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Polyester-Based Chemically Prepared Toner for High-Speed Digital Production Printing

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Recently, chemically prepared toners (CPTs) have been finding their way into an increasing number of electrophotographic printers. Although all these printers claim to utilize CPT as marking particles, the toner composition and manufacturing method used can be very different from each other. The production of conventional melt pulverized toners (MPTs) essentially consists of melt compounding and a pulverization operation of toner ingredients using standard equipment and processes that are similar for most suppliers. Different CPT manufacturers, on the other hand, produce the chemically prepared toners via entirely different approaches. The chemical methods of manufacturing include: suspension polymerization, emulsion aggregation, solvent dispersion, and the like. Each method used in the production of chemically prepared toner has its associated limitations and advantages.

Use of polyester as the toner polymer is often desired because of the inherent advantages offered by these resins over styreneacrylate copolymers. Polyester binders provide a unique melt flow and mechanical toughness that is highly desirable in high-speed digital printing applications. These resins are also more suited for digital printing because of their charging behavior.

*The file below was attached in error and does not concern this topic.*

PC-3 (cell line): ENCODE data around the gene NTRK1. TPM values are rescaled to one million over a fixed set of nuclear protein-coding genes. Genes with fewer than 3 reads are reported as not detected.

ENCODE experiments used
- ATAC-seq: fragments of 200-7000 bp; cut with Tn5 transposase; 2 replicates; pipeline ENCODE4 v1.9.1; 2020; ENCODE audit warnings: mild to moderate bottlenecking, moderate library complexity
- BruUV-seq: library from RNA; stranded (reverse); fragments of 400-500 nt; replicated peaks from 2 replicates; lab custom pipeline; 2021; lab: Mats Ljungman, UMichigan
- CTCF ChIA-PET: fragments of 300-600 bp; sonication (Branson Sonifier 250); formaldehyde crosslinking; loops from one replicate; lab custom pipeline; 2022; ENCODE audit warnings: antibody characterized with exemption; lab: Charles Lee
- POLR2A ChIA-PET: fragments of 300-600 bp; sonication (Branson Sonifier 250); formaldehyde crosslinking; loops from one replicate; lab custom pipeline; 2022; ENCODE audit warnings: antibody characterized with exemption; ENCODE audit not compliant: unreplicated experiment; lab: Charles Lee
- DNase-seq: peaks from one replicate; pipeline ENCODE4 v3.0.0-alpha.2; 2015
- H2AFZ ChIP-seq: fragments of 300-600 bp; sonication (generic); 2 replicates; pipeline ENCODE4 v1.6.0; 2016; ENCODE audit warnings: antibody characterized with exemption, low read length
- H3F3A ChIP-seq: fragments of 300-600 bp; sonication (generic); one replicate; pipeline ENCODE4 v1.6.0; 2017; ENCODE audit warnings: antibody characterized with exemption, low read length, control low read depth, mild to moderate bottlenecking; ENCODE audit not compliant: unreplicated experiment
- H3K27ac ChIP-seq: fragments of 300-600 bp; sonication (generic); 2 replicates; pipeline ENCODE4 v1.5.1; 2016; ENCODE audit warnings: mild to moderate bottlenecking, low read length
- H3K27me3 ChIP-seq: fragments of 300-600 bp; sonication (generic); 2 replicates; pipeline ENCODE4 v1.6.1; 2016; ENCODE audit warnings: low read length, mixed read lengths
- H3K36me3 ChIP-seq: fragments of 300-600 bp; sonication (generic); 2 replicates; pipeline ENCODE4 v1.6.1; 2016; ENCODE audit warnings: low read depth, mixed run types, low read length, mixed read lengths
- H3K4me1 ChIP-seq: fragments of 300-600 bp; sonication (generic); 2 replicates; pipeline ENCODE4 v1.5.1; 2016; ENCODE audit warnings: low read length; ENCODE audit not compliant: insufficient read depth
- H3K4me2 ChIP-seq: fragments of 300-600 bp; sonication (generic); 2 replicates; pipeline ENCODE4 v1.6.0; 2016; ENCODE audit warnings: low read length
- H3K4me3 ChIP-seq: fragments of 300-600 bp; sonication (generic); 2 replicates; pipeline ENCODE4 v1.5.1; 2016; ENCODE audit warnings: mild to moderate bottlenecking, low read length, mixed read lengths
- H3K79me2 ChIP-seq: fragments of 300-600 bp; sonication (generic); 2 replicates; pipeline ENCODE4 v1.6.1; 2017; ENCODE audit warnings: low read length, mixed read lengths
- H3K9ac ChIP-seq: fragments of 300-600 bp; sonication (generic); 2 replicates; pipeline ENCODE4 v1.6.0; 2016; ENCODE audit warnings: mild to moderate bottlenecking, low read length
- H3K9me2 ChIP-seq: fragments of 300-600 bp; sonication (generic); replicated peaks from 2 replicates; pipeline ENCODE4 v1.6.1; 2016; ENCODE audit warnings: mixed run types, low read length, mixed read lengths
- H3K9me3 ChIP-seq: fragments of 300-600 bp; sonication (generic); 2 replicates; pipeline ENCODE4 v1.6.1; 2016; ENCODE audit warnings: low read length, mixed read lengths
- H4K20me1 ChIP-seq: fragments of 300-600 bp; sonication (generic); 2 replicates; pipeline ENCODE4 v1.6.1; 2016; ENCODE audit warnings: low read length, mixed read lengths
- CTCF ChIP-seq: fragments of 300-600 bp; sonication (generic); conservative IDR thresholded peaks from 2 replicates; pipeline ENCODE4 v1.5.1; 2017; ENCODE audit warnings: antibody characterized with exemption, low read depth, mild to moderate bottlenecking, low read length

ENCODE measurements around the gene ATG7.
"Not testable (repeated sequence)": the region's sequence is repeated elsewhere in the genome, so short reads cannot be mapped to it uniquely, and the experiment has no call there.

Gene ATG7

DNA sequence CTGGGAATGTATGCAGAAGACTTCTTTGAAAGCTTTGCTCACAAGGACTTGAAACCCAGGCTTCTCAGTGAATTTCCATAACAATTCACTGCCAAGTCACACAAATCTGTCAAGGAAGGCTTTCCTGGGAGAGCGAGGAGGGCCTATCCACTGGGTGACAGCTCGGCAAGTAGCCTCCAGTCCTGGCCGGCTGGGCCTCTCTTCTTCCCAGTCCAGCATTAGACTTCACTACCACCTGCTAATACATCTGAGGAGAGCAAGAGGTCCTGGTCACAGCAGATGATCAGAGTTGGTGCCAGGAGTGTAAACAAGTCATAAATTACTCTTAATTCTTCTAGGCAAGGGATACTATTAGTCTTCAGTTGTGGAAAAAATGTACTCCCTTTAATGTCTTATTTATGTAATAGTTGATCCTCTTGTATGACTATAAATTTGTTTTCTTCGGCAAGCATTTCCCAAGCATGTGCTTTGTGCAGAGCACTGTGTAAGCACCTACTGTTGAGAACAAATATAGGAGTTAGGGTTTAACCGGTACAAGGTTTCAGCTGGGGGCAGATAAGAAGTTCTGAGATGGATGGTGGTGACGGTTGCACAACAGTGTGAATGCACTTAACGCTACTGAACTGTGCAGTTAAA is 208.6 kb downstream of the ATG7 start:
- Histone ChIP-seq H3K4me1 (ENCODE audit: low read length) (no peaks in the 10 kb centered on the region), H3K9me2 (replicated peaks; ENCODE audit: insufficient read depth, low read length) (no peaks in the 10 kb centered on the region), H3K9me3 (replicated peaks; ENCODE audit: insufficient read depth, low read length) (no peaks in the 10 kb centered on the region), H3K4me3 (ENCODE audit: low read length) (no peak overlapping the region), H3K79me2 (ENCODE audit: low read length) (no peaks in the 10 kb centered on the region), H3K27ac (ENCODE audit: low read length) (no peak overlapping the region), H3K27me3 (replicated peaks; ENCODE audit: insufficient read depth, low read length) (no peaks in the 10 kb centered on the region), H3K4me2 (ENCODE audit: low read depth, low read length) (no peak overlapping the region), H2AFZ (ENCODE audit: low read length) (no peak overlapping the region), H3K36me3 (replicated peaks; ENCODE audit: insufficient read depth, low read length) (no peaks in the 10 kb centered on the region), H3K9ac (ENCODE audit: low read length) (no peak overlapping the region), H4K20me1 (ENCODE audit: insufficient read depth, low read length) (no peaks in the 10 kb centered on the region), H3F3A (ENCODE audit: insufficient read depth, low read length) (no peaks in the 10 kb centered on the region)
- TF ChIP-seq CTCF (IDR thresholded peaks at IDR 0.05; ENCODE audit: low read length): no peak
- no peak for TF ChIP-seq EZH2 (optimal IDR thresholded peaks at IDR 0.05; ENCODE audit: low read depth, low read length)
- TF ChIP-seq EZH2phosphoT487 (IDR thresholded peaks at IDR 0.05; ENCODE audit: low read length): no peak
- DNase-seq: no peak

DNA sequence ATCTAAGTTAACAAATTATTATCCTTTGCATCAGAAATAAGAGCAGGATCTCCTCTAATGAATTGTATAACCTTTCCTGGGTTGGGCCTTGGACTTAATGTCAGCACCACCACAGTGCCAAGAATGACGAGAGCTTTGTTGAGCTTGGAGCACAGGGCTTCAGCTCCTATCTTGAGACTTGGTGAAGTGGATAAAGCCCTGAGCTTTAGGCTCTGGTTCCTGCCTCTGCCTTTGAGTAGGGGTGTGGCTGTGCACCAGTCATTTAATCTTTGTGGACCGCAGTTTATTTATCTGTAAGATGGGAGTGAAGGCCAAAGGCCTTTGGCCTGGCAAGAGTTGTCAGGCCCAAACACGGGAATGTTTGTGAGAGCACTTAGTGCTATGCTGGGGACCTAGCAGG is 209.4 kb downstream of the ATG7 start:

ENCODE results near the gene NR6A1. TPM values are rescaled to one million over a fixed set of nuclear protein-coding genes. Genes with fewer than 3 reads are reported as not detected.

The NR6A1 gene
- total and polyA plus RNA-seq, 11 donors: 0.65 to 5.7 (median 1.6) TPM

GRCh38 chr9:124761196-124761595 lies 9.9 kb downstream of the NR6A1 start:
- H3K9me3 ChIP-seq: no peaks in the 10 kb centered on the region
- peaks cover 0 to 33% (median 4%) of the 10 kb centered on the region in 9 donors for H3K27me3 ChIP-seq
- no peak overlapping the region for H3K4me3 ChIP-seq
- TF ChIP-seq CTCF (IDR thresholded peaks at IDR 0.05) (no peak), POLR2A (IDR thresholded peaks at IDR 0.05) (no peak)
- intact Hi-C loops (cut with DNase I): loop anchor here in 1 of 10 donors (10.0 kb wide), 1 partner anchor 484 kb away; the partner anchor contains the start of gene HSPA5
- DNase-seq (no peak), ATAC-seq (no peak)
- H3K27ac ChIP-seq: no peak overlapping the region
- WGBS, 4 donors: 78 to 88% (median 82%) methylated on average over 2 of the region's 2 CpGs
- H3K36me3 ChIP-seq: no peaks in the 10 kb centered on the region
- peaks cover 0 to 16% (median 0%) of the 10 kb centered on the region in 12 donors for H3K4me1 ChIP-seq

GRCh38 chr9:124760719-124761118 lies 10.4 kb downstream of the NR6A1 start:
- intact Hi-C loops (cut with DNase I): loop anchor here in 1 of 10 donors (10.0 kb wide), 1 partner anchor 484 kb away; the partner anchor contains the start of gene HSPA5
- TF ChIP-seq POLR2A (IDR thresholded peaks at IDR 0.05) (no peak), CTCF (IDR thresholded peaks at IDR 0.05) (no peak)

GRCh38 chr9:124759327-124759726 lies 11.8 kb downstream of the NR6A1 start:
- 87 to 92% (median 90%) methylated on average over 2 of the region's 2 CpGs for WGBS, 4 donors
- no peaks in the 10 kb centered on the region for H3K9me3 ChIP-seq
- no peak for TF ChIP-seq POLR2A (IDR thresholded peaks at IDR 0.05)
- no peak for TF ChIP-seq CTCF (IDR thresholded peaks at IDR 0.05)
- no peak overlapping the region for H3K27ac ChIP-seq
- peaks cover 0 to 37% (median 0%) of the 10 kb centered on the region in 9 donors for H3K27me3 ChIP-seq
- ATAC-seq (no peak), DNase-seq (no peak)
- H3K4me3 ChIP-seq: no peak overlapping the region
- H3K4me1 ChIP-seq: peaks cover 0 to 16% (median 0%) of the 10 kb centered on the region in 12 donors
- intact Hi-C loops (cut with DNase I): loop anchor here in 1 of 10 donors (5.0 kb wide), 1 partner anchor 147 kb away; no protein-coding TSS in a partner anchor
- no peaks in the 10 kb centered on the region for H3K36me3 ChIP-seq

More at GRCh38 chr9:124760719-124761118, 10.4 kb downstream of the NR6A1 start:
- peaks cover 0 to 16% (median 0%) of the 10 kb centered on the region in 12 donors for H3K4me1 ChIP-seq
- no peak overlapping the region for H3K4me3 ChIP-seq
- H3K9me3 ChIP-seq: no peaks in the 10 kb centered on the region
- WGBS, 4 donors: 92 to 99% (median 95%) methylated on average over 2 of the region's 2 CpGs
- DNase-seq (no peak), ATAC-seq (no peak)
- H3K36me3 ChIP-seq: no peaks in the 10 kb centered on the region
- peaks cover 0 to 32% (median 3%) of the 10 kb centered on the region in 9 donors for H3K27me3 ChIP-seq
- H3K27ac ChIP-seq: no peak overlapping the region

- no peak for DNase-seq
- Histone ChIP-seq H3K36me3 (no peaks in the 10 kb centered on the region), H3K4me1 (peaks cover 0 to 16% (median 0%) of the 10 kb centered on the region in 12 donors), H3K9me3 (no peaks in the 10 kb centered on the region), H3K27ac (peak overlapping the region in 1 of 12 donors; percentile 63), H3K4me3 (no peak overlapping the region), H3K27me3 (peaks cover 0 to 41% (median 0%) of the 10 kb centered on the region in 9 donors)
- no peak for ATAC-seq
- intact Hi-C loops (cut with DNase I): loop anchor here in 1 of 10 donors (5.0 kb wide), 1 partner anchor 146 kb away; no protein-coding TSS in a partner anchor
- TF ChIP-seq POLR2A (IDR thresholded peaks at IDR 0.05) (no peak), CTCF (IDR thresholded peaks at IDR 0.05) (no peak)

The CPT process developed at Eastman Kodak Company offers the flexibility of using any soluble polymer as a toner resin or the use of monomers that are suitable for additional polymerization for making linear or crosslinked toners. With this solvent-based process, it is possible to prepare chemical toners that are based on polyester binders, which are uniquely desired in production printing. This manufacturing process is suitable for making chemically prepared toners that have the narrowest particle size distribution in the industry. Shape control is very extensive using this approach, and particle shapes ranging from completely spherical to raisin-like can be prepared easily. The degree of irregularity can be controlled to produce particles that provide optimum performance in the machine. There is a considerable amount of flexibility offered by this solvent-based process. Toner ingredients that are affected or changed by elevated temperatures can be easily incorporated into toners because this toner manufacturing process does not require any heating. This process can be used to tailor-make toners that simplify the equipment design and electrophotographic process to provide a consistent performance in producing high image quality and lower costs for printing.
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Document Type: Research Article

Publication date: 2007-01-01

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  • For more than 30 years, IS&T's series of digital printing conferences have been the leading forum for discussion of advances and new directions in 2D and 3D printing technologies. A comprehensive, industry-wide conference that brings together industry and academia, this meeting includes all aspects of the hardware, materials, software, images, and applications associated with digital printing systems?particularly those involved with additive manufacturing and fabrication?including bio-printing, printed electronics, page-wide, drop-on-demand, desktop and continuous ink jet, toner-based systems, and production digital printing, as well as the engineering capability, optimization, and science involved in these fields. In 2016, the conference changed its name formally to Printing for Fabrication to better reflect the content of the meeting and the evolving technology of printing.

    Please note: For purposes of its Digital Library content, IS&T defines Open Access as papers that will be downloadable in their entirety for free in perpetuity. Copyright restrictions on papers vary; see individual paper for details.

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